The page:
The business world is changing. Seemingly by the day, new technologies and strategies are redefining how work is done by pushing today’s enterprises into exciting territory as they seek competitive advantages and fresh sources of business. Within this scenario, the very notion of “talent” is actively shaping how far enterprises can go in terms of innovation, growth, and ultimate business expansion. Talent is today’s most valuable commodity, and as globalization takes its hold on businesses across the world, the dynamics around talent are being revolutionized.
To get a better understanding of this talent and how it is accessed, managed, and optimized in today’s business world, Field Nation contributed to the underwriting of a report conducted by Ardent Partners on “The State of Contingent Workforce Management 2015-2015: The Future of Work is Here.” This report covers the evolution, assessment, performance, and recommended strategies for contingent workforce management leaders so they can improve overall customer workforce management operations and results.
Last week, we looked at an overview of the “complex” component of the contingent workforce management framework.
The Evolution of CWM Programs (cont.)
Diving into the Framework: What Does It Mean?
Ardent’s landmark Contingent Workforce Management Framework was designed with one goal in mind: assist organizations in not only understanding the current composition of contingent labor, but also the means for developing or enhancing the necessary capabilities, competencies, and strategies for managing the core archetypes of today’s non-employee workforce. What follows is a breakdown of each CWM Framework category, its current market maturity level, and the recommended functional responsibility for primary management.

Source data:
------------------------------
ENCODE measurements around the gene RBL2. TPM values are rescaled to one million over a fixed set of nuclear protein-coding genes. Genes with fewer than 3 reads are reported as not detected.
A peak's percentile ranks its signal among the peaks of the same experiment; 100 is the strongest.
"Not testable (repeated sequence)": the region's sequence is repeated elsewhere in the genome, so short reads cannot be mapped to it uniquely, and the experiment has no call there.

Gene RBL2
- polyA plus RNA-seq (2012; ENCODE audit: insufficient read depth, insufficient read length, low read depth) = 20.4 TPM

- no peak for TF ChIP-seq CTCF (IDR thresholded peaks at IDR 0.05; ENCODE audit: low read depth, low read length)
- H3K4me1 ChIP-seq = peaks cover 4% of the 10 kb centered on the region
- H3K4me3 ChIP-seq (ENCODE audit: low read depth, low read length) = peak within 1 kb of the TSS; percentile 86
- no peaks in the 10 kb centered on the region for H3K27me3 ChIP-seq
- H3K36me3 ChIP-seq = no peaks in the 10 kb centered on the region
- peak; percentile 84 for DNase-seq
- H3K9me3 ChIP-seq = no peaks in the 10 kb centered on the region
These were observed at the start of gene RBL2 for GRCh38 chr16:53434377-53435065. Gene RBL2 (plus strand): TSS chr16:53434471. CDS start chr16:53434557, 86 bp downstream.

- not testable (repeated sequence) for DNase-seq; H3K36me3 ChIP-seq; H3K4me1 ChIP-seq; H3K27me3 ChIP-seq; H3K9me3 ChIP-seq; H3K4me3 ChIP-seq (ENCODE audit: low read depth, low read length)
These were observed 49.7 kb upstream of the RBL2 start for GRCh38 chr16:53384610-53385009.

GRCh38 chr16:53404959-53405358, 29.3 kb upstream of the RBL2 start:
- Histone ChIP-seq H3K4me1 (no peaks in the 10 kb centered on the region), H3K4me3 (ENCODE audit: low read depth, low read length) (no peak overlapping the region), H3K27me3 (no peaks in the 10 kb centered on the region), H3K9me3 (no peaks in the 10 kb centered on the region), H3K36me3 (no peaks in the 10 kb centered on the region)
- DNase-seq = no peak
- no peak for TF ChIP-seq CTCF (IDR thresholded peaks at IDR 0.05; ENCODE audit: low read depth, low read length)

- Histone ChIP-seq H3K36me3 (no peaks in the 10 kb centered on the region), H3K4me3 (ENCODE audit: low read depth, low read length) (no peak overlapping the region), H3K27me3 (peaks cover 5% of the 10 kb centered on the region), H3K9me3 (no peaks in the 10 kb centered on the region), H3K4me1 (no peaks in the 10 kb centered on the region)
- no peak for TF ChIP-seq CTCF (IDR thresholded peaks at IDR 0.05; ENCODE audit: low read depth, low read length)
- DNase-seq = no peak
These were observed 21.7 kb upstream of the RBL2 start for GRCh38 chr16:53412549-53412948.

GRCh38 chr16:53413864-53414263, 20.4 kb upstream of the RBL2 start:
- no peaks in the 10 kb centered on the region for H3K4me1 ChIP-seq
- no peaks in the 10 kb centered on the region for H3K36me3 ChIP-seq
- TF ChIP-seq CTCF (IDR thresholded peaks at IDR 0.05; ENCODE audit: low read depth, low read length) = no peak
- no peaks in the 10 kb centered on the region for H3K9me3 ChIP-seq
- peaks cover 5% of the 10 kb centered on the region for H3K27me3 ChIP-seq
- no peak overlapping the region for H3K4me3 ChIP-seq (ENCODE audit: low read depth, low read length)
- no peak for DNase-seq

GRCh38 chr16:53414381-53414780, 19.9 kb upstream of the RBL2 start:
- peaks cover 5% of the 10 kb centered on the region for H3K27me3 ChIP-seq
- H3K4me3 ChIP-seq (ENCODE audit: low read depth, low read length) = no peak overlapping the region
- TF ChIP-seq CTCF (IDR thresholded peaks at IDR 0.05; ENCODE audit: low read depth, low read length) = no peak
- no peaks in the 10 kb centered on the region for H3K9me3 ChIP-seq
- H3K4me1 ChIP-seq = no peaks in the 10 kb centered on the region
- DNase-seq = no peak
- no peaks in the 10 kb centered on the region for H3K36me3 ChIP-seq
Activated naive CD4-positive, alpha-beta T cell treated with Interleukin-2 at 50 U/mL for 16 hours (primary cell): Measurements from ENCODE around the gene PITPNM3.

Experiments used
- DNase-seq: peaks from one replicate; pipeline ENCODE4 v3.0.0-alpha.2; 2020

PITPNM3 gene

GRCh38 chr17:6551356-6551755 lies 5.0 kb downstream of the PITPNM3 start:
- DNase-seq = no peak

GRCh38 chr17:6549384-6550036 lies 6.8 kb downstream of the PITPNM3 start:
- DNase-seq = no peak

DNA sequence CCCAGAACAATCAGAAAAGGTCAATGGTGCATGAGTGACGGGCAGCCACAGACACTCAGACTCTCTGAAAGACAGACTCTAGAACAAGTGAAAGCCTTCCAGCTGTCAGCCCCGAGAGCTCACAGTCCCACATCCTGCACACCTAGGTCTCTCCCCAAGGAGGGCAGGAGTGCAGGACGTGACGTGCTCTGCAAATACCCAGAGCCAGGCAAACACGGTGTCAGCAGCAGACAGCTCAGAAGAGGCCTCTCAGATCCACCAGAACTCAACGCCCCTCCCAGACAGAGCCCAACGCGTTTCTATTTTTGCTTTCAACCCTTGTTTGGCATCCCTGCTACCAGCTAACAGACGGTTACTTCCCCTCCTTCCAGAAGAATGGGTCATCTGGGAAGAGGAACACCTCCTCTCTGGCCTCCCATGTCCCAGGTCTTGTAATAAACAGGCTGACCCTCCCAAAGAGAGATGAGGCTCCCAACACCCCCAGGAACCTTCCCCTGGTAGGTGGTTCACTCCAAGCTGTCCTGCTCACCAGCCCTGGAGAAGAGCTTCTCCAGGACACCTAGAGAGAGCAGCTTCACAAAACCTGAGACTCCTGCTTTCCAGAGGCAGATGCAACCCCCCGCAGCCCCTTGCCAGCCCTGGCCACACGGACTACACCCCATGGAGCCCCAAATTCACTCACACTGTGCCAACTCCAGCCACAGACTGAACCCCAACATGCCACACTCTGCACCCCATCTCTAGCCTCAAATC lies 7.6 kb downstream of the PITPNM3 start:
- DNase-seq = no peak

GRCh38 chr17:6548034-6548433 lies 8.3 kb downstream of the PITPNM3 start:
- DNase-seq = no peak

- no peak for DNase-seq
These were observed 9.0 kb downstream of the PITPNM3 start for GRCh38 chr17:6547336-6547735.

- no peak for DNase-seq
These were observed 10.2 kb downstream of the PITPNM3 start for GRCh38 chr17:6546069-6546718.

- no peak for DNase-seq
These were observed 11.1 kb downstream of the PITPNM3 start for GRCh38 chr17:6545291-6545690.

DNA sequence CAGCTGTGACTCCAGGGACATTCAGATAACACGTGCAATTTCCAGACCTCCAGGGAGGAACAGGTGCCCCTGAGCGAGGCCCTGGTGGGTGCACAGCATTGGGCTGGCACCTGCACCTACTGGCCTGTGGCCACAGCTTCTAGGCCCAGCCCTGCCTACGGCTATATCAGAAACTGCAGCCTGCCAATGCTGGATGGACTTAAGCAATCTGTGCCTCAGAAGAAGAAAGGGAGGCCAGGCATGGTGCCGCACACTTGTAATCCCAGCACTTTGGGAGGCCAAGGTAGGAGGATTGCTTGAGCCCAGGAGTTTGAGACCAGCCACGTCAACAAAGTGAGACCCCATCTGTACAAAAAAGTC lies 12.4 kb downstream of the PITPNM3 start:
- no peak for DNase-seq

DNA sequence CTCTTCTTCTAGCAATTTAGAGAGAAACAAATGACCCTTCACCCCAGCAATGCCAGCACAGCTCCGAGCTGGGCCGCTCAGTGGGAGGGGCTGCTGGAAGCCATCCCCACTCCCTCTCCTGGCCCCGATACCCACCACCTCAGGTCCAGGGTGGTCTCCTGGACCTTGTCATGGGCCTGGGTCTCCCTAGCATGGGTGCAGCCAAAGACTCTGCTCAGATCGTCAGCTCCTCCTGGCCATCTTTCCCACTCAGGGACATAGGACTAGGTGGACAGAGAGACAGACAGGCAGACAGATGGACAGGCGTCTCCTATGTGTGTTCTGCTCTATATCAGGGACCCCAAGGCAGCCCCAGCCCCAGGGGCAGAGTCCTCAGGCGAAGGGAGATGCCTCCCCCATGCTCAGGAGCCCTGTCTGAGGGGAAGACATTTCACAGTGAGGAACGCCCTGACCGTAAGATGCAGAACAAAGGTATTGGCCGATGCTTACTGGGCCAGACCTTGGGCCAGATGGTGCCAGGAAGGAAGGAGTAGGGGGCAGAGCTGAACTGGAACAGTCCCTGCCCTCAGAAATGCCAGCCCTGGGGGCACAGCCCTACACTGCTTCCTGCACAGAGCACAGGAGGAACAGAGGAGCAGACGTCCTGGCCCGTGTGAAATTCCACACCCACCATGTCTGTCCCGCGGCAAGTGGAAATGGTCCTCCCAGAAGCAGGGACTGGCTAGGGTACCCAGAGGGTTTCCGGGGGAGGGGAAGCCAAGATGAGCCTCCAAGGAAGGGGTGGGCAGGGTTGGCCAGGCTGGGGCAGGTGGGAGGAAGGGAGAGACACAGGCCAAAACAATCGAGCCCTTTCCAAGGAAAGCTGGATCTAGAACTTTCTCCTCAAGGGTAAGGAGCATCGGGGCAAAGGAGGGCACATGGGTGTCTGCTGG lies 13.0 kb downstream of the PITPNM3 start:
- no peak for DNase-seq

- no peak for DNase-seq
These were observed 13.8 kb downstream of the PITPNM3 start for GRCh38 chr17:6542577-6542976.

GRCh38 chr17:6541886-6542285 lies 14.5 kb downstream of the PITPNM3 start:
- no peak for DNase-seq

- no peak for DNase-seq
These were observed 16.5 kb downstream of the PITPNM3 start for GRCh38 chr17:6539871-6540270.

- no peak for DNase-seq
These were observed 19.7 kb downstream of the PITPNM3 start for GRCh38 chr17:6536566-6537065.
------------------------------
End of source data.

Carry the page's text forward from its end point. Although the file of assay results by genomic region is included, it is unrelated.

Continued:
CWM Framework Category Overview: Independent and Freelance
The “on-demand” nature of the non-employee workforce has never been more apparent than it is today. As businesses wage the “war for talent,” aspects such as OLMs and freelancer networks, not to mention social media and crowdsourcing, will be incredible sources of talent in the months and years ahead. And, to boot, these sources are available on-demand and in real-time, helping to spark a revolution in how talent is engaged.
- Average Maturity Level: Poor. The most progressive category of Ardent’s Contingent Workforce Management Framework is certainly the most immature from a programmatic perspective. Although independent contractors have been utilized for decades, the realms of compliance and accessibility seemingly evolve by the year. Freelancers, and freelancer networks, have fast-become a hot commodity in the world of contingent workforce management. As organizations continue to source independent talent from this category, they will develop capabilities that not only balance cost and compliance, but control and visibility as well.
- Recommended Functional Responsibility: HR, with Support from Legal. From a functional perspective, all categories in the CWM Framework are subject to hiring manager protocol, which is somewhat independent of corporate functions. However, the independent/freelance category is one that is the most ripe with rich talent and expertise, necessitating an HR-led approach that prioritizes talent engagement and alignment of business needs with the specialized skillsets and expertise inherent in freelance talent.
Coming Up: We discuss why SOW management needs to become a strategic imperative for the leaders of today’s CWM programs.
To read the full report, download it now.